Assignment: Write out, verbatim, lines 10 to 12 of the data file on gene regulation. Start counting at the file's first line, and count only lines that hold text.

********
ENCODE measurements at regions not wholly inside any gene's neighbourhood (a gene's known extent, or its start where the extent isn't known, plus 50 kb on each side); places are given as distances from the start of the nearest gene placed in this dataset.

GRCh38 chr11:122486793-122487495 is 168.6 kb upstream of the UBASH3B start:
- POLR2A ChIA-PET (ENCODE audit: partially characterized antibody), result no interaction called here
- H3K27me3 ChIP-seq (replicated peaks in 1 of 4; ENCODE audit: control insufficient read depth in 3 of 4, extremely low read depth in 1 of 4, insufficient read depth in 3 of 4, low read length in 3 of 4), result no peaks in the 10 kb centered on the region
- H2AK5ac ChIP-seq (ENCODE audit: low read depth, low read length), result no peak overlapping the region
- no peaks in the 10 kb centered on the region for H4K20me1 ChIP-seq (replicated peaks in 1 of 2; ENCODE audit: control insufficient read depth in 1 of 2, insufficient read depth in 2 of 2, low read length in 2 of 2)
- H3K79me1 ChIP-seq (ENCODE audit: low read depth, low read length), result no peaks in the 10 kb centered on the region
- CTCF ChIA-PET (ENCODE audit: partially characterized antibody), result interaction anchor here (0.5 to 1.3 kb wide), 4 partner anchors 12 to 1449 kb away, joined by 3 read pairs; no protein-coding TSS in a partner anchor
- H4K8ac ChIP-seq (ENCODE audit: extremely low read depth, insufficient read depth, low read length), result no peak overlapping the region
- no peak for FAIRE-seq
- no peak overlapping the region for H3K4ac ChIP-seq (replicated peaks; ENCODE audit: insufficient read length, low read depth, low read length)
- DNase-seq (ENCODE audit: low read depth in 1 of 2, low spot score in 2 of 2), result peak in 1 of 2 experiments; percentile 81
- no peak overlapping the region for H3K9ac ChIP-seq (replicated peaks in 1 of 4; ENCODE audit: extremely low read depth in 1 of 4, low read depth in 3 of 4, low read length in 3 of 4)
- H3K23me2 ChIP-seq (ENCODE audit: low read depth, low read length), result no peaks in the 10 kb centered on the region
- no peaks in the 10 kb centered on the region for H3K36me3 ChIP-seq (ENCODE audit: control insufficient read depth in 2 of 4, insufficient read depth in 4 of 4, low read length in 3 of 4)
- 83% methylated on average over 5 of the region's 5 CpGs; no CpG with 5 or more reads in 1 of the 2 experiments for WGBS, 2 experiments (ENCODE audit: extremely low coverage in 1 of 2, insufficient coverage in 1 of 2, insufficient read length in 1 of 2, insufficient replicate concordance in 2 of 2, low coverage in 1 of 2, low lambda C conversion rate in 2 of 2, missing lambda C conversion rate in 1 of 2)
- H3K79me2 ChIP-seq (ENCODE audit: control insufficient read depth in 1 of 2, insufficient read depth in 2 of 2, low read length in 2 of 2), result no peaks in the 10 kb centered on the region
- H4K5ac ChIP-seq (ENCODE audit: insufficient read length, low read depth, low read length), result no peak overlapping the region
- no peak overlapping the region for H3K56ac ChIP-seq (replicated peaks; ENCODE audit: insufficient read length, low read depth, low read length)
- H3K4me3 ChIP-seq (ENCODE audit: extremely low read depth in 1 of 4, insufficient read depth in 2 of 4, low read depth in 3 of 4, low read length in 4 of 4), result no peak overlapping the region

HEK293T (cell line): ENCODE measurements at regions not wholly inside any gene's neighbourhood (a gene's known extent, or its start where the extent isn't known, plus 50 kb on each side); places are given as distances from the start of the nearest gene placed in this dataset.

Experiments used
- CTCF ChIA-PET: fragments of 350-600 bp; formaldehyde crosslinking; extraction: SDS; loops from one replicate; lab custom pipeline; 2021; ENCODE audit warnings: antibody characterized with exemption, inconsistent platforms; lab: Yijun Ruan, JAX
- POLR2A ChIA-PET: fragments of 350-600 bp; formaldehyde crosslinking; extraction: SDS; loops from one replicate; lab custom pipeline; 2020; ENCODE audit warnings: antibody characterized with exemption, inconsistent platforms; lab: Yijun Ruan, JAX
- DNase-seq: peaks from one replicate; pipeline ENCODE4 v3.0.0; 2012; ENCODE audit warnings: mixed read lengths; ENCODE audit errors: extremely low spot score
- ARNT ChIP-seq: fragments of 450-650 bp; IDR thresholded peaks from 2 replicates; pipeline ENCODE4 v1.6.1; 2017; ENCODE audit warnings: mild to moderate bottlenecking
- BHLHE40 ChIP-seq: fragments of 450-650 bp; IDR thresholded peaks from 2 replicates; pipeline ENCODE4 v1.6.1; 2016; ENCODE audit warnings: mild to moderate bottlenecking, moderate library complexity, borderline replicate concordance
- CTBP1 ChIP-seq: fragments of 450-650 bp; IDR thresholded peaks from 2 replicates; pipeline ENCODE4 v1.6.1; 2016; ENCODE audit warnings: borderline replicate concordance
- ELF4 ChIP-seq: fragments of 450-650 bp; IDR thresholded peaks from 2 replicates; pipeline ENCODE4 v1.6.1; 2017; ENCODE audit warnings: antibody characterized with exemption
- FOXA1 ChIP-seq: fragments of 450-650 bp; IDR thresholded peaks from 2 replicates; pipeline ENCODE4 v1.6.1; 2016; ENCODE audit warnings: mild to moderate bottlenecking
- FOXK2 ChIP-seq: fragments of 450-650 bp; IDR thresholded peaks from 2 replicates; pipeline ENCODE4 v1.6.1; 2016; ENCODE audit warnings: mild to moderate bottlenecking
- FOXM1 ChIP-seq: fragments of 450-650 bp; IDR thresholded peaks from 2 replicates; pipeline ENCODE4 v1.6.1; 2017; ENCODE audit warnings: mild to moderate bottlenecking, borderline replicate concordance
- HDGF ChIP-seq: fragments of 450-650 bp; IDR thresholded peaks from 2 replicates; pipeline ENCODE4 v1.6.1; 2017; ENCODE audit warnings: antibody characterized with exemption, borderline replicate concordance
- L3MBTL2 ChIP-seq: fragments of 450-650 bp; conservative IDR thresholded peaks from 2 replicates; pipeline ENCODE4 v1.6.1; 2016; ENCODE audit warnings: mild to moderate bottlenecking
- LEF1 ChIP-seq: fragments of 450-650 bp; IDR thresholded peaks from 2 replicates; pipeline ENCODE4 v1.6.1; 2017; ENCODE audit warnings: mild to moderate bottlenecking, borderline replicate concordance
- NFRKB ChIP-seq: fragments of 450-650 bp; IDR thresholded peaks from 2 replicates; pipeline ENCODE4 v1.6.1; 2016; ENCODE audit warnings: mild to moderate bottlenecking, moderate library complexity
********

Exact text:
- no peak for FAIRE-seq
- no peak overlapping the region for H3K4ac ChIP-seq (replicated peaks; ENCODE audit: insufficient read length, low read depth, low read length)
- DNase-seq (ENCODE audit: low read depth in 1 of 2, low spot score in 2 of 2), result peak in 1 of 2 experiments; percentile 81